When you hear the word 'scribble' what may come to mind is a child, perhaps a toddler or preschooler, a look of focus set in their eyes and yet their marks seem haphazard, disconnected and perhaps even miss the page entirely. First of all, if you have kids, this stage is incredibly important! I have an entire article dedicated to Supportive Scribbling on the Child Development Club Blog. Second, I'm here to tell you that even you - yes you - can reap many a benefit from scribbling as an adult.
Just as with scribbling, you may also have a very specific idea of what it means to 'meditate' and today we're going to break out of that box as well. In my own life, sitting in silence and meditating was always an okay engagement for me, but utilizing that same experience through art has been much more powerful. You may be different! Let's find out.
What is Meditative Scribbling
I first learned of 'Meditative Drawing' from Dr. Ahmed Kadry, a professor from Egypt. We met in Berlin, Germany at the Arts in Society Conference where we were both presenters in May 2011. Spending just moments with him leading a small group in one of the halls in between presentations was enough to bring about a sense of calm. I felt at ease as well as more engaged in the present moment. Since then I have utilized the basic essence gleaned from him for my students and clients to tap into a similar experience in just minutes.
Here's the fun part: It's so easy!
- Grab a piece of paper and a writing utensil - something that moves easily across the page.
- Take a deep breath and press the tip of your pen, pencil or marker to the page.
- Moving as slowly as you possibly can, gently allow a design to unfold.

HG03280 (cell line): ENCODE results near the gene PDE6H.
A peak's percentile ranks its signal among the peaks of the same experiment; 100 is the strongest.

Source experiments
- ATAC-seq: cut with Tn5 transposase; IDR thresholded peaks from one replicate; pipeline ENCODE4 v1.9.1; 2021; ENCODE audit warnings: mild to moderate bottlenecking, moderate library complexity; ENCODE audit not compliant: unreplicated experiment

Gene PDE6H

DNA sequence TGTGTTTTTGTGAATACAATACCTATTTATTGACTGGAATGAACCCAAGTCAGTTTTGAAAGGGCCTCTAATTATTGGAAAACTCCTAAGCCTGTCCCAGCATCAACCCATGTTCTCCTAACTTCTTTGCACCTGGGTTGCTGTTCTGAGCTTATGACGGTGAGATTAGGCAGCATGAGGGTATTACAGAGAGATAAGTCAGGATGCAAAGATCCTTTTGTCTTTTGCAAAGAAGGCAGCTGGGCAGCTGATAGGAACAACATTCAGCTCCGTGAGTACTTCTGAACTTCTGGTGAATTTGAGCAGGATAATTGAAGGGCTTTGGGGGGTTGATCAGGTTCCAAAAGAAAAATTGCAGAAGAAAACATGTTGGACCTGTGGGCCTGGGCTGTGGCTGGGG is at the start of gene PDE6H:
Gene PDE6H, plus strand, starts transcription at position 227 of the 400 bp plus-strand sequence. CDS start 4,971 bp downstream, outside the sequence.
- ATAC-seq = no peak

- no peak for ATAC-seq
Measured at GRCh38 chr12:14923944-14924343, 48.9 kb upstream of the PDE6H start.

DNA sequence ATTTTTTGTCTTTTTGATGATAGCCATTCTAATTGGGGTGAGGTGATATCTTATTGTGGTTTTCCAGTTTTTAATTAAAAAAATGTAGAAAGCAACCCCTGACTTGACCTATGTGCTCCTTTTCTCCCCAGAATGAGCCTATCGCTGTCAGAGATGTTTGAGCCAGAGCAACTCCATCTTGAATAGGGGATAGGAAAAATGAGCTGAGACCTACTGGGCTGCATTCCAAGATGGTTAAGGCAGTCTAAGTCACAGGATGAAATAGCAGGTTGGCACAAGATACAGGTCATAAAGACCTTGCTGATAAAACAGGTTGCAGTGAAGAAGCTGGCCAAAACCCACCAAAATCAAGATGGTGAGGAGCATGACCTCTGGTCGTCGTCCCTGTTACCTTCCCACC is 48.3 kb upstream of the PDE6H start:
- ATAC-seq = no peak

The key is to focus on your breath and continue to move as slow as possible, keeping your writing utensil connected to the paper. You will end up creating one ongoing line. It may turn or stay straight. The idea is to not think about where it goes but to stay with your breath and your slowed movement as long as you are able. Your mind may wander and your pace may increase, when it does, just take a deep breath and come back to the present moment.
Remember to take breaks if you feel tired and even switch colors if you like. Your creation can be continued over multiple sittings.
Adapt it for your kids
This is a great practice to invite your kids to join in on! With them you can take breaks where you draw like crazy, moving the crayons or markers as fast as you can, and then come back to the slow and steady. Read my Supportive Scribbling article for more suggestions.
Above all, have fun
Go easy on yourself and have fun with this one. Let me know how it goes in the comments and please share any drawings you create!
So much love,